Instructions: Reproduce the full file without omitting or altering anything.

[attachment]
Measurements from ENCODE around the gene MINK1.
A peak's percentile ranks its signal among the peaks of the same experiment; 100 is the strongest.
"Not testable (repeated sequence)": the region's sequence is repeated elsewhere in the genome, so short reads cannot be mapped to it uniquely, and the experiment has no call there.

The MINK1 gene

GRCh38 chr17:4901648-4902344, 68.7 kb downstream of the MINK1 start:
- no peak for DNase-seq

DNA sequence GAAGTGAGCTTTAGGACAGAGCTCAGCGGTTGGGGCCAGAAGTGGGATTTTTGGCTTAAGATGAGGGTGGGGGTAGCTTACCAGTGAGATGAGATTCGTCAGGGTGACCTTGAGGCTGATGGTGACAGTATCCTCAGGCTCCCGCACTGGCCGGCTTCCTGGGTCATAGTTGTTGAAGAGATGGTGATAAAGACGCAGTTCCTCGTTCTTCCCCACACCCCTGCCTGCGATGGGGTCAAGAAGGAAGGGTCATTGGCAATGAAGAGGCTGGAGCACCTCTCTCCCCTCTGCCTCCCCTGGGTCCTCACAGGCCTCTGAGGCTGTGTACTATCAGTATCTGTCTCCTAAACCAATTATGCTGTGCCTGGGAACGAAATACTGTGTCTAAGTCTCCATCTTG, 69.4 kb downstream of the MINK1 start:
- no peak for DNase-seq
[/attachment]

Measurements from ENCODE around the gene MINK1.
A peak's percentile ranks its signal among the peaks of the same experiment; 100 is the strongest.
"Not testable (repeated sequence)": the region's sequence is repeated elsewhere in the genome, so short reads cannot be mapped to it uniquely, and the experiment has no call there.

The MINK1 gene

GRCh38 chr17:4901648-4902344, 68.7 kb downstream of the MINK1 start:
- no peak for DNase-seq

DNA sequence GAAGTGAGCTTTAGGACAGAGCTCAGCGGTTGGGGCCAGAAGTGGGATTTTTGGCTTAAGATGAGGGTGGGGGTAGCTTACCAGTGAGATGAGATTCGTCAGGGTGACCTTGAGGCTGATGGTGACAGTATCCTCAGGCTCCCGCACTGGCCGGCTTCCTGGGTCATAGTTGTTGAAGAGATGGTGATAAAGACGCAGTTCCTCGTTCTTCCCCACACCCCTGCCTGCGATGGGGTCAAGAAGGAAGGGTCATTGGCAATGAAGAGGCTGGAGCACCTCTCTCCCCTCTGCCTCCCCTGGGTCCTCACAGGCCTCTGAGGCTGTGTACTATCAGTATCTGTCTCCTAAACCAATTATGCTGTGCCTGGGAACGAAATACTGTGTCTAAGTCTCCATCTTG, 69.4 kb downstream of the MINK1 start:
- no peak for DNase-seq